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Andrea Cornwell

Producers on the Move 2013 - UK


- Andrea Cornwell (Lobo Films Ltd) produced Ruairi Robinson's The Last Days On Mars which has been selected for the Directors Fortnight of the Cannes Film Festival

Andrea Cornwell

Like many practitioners in the British media industry, Andrea Cornwell has many strings to her bow. She has produced the sci-fi feature Last Days On Mars (selected for the Directors' Fortnight - see news) and she has co-produced The Scouting Book For Boys. Television credits include Transit, The Yellow House and Colosseum. Andrea also ran the New Directions scheme that introduced new British directing and producing talent in London, New York and Los Angeles for the First Film Foundation and wrote two editions of the useful book for new filmmakers, First Facts. She was nominated as one of the British Council’s Young Screen Entrepreneurs of the year in 2009.

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Cineuropa : How did you get into the world of film?
Andrea Cornwell: I actually started in theatre – I ran my own small company in London and worked in the West End on bigger shows. A friend offered me a job on a British gangster film, and I never went back! I’ve worked across several areas in the industry, from development through to physical production, so producing felt like a natural progression. Perhaps the most useful experience was several years working at the First Film Foundation promoting new directors, writers and producers to the industry in London, New York and LA. I got to meet many really interesting upcoming filmmakers and we’ve all kind of grown up together.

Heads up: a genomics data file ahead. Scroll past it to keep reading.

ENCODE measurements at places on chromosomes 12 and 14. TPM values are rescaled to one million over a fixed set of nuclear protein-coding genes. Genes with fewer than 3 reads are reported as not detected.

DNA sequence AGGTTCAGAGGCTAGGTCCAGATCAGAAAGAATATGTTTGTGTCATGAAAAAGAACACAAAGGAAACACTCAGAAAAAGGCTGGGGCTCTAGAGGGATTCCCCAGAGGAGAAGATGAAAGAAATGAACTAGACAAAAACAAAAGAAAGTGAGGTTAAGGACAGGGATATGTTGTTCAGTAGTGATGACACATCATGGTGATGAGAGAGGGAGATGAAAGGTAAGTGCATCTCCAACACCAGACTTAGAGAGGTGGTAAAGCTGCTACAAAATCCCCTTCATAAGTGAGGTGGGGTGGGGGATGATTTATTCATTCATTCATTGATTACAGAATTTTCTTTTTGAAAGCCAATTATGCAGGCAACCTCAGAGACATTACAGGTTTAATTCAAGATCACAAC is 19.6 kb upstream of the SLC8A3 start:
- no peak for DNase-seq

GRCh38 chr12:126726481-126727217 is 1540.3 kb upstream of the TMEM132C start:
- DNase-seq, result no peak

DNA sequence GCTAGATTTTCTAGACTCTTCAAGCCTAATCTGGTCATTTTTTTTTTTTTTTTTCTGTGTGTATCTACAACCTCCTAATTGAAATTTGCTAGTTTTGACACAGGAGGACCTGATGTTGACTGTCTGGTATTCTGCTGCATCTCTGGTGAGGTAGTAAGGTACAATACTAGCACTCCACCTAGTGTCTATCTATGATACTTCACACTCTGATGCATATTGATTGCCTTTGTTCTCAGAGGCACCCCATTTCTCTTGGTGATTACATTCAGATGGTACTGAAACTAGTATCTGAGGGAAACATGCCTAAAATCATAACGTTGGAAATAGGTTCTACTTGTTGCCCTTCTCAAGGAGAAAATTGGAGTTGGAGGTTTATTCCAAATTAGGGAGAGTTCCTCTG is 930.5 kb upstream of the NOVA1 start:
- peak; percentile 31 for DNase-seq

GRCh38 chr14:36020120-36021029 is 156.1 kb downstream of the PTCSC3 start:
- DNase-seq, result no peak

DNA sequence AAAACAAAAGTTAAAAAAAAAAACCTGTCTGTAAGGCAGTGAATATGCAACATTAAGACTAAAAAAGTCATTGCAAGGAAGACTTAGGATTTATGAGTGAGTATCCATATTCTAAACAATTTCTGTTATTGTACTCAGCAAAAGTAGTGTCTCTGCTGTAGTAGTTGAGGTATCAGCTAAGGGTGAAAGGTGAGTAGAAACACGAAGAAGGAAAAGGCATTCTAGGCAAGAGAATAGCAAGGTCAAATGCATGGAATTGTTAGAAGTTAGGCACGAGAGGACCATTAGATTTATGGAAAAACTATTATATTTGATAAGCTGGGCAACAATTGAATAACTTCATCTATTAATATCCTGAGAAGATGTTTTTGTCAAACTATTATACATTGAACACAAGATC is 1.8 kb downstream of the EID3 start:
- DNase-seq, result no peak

Can you share with us some of the experiences of producing Last Days on Mars?
We went on our first development scout for Mars in April 2011 and were in preproduction one year later, so it came together relatively fast. We were lucky in that the subject matter attracted attention from cast and crew - I think they liked the fact it’s an unusual subject for a British film. Of course, it was a relatively small budget for sci-fi, but we tried to use that as an advantage to really focus on the characters and make them as moving and believable as possible. Financing wise, we were backed by Universal, BFI, the Irish Film Board and Prescience, and Focus came on board very early as sales agent. We are an Irish co-production, partly as our director Ruairi Robinson comes from Dublin, but also we were able to tap into the growing VFX industry. We ended up running all VFX and post-production through Ireland: due to the subject matter it was a really substantial part of the film. 

You are currently developing Invented Eden. Can you tell us a little more about this project?
It’s a film set on a fantastic true story that I first discovered through a short newspaper article about supposedly the ‘greatest hoax in anthropology’. On researching further, the story was far more complex and interesting than the headline, but clearly had a huge visual scope from jungles to New York and Manila society. Crucially the main characters were also fascinating and felt like they could make great roles for actors. Its currently financing alongside BBC Films, and I hope will go into production next year.

What do you think are the challenges facing the British film industry today? 
I’m sure everyone would give a different answer, but it certainly feels like it is getting harder and harder to make dramas, especially with new talent. For films that are very British in setting, the budgets are dropping rapidly and almost impossible without public funding support. It is definitely tough for new directors to break out - films like The Scouting Book for Boys (we made in 2009) feel like they would need to have a micro budget to exist today. That said, Last Days on Mars is also a first feature, and shows that material with a scale and visual ambition can still get made.

You have been chosen as one of EFP’s Producers on the Move. What does this mean to you and how will this be beneficial for you at Cannes?
I’m very much looking forward to meeting the group. I think if you are British it can be too easy to stay within your borders and only think of the English language world, so it’s a good opportunity to all talk together about collaboration.


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